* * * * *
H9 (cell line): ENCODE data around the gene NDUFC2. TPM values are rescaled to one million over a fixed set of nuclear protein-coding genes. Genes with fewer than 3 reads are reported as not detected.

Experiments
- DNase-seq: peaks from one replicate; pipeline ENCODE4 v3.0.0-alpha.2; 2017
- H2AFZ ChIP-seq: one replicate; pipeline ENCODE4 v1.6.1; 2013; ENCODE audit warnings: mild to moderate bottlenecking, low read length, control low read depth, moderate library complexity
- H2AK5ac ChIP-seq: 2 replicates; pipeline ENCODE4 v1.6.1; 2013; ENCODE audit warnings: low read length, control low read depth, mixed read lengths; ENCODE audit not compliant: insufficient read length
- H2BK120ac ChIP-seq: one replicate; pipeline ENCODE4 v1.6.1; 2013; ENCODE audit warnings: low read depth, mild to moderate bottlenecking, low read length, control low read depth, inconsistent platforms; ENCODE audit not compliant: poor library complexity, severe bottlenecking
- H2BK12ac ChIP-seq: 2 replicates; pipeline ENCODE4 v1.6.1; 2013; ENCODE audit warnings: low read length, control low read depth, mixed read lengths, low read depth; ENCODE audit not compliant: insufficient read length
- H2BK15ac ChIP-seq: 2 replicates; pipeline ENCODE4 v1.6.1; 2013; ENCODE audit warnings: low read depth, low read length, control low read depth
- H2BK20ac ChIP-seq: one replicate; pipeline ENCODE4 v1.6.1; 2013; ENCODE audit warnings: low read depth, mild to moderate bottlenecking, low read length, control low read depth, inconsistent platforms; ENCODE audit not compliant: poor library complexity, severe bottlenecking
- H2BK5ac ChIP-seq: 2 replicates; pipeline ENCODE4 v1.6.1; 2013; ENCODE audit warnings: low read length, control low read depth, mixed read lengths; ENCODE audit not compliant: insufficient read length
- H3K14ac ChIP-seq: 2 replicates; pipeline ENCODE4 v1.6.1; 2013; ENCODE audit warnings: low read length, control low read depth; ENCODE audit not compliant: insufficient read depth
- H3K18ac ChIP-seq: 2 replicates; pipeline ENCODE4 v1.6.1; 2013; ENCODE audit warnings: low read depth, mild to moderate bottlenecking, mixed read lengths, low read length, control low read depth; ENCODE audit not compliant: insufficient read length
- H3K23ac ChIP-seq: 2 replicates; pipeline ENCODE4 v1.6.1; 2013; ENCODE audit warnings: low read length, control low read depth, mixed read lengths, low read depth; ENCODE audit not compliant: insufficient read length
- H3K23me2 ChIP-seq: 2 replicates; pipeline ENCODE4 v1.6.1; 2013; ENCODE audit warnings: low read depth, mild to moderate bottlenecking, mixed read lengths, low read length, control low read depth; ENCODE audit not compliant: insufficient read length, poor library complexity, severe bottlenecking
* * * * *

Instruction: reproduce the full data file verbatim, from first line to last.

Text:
H9 (cell line): ENCODE data around the gene NDUFC2. TPM values are rescaled to one million over a fixed set of nuclear protein-coding genes. Genes with fewer than 3 reads are reported as not detected.

Experiments
- DNase-seq: peaks from one replicate; pipeline ENCODE4 v3.0.0-alpha.2; 2017
- H2AFZ ChIP-seq: one replicate; pipeline ENCODE4 v1.6.1; 2013; ENCODE audit warnings: mild to moderate bottlenecking, low read length, control low read depth, moderate library complexity
- H2AK5ac ChIP-seq: 2 replicates; pipeline ENCODE4 v1.6.1; 2013; ENCODE audit warnings: low read length, control low read depth, mixed read lengths; ENCODE audit not compliant: insufficient read length
- H2BK120ac ChIP-seq: one replicate; pipeline ENCODE4 v1.6.1; 2013; ENCODE audit warnings: low read depth, mild to moderate bottlenecking, low read length, control low read depth, inconsistent platforms; ENCODE audit not compliant: poor library complexity, severe bottlenecking
- H2BK12ac ChIP-seq: 2 replicates; pipeline ENCODE4 v1.6.1; 2013; ENCODE audit warnings: low read length, control low read depth, mixed read lengths, low read depth; ENCODE audit not compliant: insufficient read length
- H2BK15ac ChIP-seq: 2 replicates; pipeline ENCODE4 v1.6.1; 2013; ENCODE audit warnings: low read depth, low read length, control low read depth
- H2BK20ac ChIP-seq: one replicate; pipeline ENCODE4 v1.6.1; 2013; ENCODE audit warnings: low read depth, mild to moderate bottlenecking, low read length, control low read depth, inconsistent platforms; ENCODE audit not compliant: poor library complexity, severe bottlenecking
- H2BK5ac ChIP-seq: 2 replicates; pipeline ENCODE4 v1.6.1; 2013; ENCODE audit warnings: low read length, control low read depth, mixed read lengths; ENCODE audit not compliant: insufficient read length
- H3K14ac ChIP-seq: 2 replicates; pipeline ENCODE4 v1.6.1; 2013; ENCODE audit warnings: low read length, control low read depth; ENCODE audit not compliant: insufficient read depth
- H3K18ac ChIP-seq: 2 replicates; pipeline ENCODE4 v1.6.1; 2013; ENCODE audit warnings: low read depth, mild to moderate bottlenecking, mixed read lengths, low read length, control low read depth; ENCODE audit not compliant: insufficient read length
- H3K23ac ChIP-seq: 2 replicates; pipeline ENCODE4 v1.6.1; 2013; ENCODE audit warnings: low read length, control low read depth, mixed read lengths, low read depth; ENCODE audit not compliant: insufficient read length
- H3K23me2 ChIP-seq: 2 replicates; pipeline ENCODE4 v1.6.1; 2013; ENCODE audit warnings: low read depth, mild to moderate bottlenecking, mixed read lengths, low read length, control low read depth; ENCODE audit not compliant: insufficient read length, poor library complexity, severe bottlenecking